Just when you thought the Cannes Film Festival was winding down, Abdellatif Kechiche drops a bombshell on the Croisette. Thursday night’s premiere inspired outcry and even walkouts over an explicit scene of apparently unsimulated oral sex.
Critics regarded the French-Tunisian director’s latest film “Mektoub, My Love: Intermezzo” as something of a massive troll of his critics. “Mektoub,” a sequel in fact to 2017’s “Mektoub, My Love: Canto Uno,” was a three-and-a-half hour film (cut down from an originally announced four hours) that spends considerable time leering at women, including a 15-minute sequence in which the film’s star performs oral sex on a man in a bathroom. Yes, really.
“It’s the same length as ‘Lawrence of Arabia,’ and literally 60% of the movie is close-ups of butts. I had a mild psychotic break at one point,” IndieWire‘s David Ehlrich wrote on Twitter.
“Abdellatif Kechiche spends three-and-a-half hours ogling his actresses’ butts and sticking his thumb up his own,” Justin Chang of the L.A. Times wrote.
“More than anything else, the film feels like a giant troll, a libidinous F-you to every one of the director’s critics. In amplifying everything deemed problematic about his previous work while stripping away all of their saving graces, Kechiche has basically thrown down the gauntlet and made a film that is nearly impossible to critique,” TheWrap’s Ben Croll wrote in his review.
Kechiche has been a polarizing, provocative figure among critics since he won the Palme d’Or in 2013 for his film “Blue Is the Warmest Color.” And in fact much of the outrage over the film may very well be localized to American critics — or at least that’s the perception abroad.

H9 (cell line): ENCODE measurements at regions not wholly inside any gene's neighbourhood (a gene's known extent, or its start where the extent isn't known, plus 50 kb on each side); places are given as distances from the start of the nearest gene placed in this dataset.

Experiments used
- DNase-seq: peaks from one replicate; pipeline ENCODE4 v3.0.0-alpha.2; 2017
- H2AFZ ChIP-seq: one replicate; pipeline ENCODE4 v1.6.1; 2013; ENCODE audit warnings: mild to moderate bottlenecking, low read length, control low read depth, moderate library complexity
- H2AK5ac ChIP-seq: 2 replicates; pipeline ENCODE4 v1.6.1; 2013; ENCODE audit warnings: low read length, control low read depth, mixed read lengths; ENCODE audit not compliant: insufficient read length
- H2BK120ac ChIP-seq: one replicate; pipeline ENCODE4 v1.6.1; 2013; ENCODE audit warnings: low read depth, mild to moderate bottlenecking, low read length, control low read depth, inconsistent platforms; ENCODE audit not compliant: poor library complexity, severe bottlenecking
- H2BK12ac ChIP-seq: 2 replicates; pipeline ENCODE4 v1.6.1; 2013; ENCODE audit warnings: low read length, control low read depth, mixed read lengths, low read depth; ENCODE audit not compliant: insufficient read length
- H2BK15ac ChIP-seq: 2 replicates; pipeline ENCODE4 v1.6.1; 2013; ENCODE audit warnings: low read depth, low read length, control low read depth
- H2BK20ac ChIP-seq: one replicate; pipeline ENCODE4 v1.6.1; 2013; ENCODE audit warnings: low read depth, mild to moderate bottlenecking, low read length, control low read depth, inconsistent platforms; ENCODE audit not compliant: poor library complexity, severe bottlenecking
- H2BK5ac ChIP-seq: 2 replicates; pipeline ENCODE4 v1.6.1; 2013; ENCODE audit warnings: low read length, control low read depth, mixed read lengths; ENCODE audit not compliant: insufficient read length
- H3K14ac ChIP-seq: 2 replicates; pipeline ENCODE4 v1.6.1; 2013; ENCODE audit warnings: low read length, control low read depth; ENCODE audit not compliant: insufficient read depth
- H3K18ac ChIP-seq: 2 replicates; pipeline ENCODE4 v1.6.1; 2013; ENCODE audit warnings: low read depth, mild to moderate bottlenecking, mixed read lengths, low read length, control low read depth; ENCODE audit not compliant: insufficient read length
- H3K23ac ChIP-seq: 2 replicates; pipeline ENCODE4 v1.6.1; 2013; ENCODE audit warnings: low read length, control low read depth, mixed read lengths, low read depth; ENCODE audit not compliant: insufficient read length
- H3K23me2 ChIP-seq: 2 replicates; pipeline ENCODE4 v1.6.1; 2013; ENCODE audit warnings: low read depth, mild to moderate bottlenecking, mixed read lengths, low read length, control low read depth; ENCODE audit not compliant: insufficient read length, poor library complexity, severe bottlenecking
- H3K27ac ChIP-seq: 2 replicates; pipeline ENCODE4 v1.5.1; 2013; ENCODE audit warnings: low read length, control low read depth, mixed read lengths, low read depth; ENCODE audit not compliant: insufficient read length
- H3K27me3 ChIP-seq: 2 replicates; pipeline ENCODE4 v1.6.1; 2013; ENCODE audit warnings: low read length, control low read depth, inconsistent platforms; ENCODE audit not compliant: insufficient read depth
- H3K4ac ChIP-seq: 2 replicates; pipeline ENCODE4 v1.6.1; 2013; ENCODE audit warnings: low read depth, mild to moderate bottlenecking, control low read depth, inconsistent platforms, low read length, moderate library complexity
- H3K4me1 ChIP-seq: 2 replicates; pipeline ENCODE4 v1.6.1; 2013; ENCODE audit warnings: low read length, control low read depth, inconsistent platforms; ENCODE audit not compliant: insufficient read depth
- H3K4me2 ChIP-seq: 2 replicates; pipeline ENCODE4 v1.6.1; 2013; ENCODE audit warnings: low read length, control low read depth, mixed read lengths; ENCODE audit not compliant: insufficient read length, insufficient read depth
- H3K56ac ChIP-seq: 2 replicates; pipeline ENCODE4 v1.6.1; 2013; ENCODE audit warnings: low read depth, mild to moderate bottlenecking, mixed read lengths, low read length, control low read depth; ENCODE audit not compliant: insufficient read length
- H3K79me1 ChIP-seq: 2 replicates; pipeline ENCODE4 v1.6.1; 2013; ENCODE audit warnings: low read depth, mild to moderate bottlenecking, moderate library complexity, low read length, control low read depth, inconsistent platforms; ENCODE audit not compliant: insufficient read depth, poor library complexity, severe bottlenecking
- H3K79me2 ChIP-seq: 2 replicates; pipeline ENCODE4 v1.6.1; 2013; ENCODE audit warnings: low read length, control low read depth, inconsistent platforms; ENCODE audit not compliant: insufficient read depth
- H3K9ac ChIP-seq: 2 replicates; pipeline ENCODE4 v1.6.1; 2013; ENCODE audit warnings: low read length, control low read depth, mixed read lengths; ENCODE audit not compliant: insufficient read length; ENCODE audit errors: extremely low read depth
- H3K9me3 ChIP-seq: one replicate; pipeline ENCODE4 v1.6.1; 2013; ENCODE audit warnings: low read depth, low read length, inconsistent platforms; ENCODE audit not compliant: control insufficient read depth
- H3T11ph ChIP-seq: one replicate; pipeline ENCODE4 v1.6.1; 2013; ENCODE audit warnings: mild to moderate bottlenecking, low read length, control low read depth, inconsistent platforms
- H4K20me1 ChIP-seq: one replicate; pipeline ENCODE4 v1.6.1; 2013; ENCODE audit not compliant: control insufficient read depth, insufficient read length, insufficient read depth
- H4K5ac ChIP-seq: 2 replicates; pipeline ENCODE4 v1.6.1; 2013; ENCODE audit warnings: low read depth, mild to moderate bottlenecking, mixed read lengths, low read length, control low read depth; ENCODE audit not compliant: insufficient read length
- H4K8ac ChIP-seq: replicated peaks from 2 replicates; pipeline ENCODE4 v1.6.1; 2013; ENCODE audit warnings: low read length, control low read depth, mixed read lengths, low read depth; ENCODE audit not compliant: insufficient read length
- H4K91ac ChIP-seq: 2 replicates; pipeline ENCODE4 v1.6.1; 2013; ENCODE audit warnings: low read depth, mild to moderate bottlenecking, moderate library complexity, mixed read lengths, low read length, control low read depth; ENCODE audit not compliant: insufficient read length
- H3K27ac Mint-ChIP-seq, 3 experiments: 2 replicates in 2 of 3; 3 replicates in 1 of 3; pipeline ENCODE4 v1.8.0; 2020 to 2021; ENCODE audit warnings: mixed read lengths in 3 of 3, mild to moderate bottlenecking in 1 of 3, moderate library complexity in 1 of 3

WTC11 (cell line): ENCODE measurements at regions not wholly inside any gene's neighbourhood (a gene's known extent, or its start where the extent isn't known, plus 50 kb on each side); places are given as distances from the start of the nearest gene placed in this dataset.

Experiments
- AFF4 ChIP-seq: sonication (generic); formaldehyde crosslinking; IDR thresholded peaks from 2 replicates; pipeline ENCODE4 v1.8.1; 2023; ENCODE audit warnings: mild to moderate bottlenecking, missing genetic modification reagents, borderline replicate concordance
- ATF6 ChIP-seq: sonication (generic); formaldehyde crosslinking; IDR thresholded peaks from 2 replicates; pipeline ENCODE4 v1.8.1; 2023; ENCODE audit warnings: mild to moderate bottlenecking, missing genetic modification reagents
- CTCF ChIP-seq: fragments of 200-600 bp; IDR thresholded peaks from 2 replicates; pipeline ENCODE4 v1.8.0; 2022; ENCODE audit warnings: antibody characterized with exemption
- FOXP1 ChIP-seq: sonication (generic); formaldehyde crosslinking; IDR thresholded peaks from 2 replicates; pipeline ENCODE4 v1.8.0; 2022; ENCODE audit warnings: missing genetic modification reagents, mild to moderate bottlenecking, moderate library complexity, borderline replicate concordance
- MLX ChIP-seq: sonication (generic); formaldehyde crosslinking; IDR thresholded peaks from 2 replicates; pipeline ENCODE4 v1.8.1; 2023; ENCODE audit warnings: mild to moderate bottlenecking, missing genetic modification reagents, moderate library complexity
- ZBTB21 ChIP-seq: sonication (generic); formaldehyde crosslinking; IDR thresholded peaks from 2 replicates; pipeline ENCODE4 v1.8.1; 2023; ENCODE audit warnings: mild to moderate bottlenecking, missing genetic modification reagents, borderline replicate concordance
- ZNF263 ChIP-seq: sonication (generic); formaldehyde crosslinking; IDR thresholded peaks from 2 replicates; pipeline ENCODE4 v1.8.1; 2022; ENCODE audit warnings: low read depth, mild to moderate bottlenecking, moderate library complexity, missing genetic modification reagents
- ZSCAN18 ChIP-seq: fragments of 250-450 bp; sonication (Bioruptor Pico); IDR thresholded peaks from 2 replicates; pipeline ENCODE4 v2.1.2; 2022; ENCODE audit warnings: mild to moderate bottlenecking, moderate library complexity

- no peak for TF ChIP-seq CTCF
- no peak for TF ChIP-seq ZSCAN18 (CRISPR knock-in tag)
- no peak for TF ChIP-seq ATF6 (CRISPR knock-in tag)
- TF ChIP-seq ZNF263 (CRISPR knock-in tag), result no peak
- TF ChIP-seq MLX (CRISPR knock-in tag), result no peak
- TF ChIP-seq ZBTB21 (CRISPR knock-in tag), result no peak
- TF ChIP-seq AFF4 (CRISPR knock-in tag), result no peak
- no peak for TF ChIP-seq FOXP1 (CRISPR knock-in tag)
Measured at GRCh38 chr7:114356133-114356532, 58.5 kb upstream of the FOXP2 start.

“‘Intermezzo’ is an incredible gesture of cinema, radical, hypnotic, a search for love and sensuality in an almost uninterrupted trance. Less immediately strong than ‘Canto UNO’ but a crazy experience. Kechiche’s going to get crucified,” one French writer tweeted.
“Kechiche revolutionizes the Cannes Film Festival: the guy throws you the night of the movie in the room. Even Gaspar Noé had never thought of it,” another French critic added.
As for what Kechiche himself was thinking, he gave only a quick remark at his press conference before leaving: “I apologize for having kept you…without warning you. And that’s it, I’m leaving.”
Kechiche’s film “Blue Is the Warmest Color” was widely acclaimed when it won the Palme in 2013, but the film’s stars, Adèle Exarchopoulos and Léa Seydoux later criticized Kechiche for their treatment during explicit, hardcore lesbian sex scenes featured throughout the movie.
In 2018, the director was also accused of sexual assault by a 29-year-old woman who says she dined with the director but could not remember the events of the evening after several glasses of alcohol. But she claims she awoke and was lying on a couch with Kechiche fondling her. Lawyers for Kechiche said in a statement that the filmmaker “categorically denies” the accusations, according to the French news network BFMTV.
“The Traitor” Sells Out
Sony Pictures Classics acquired the North American rights to “Il Traditore,” or “The Traitor,” an Italian mob drama from director Marco Bellocchio that also had its world premiere on Thursday, an individual with knowledge told TheWrap.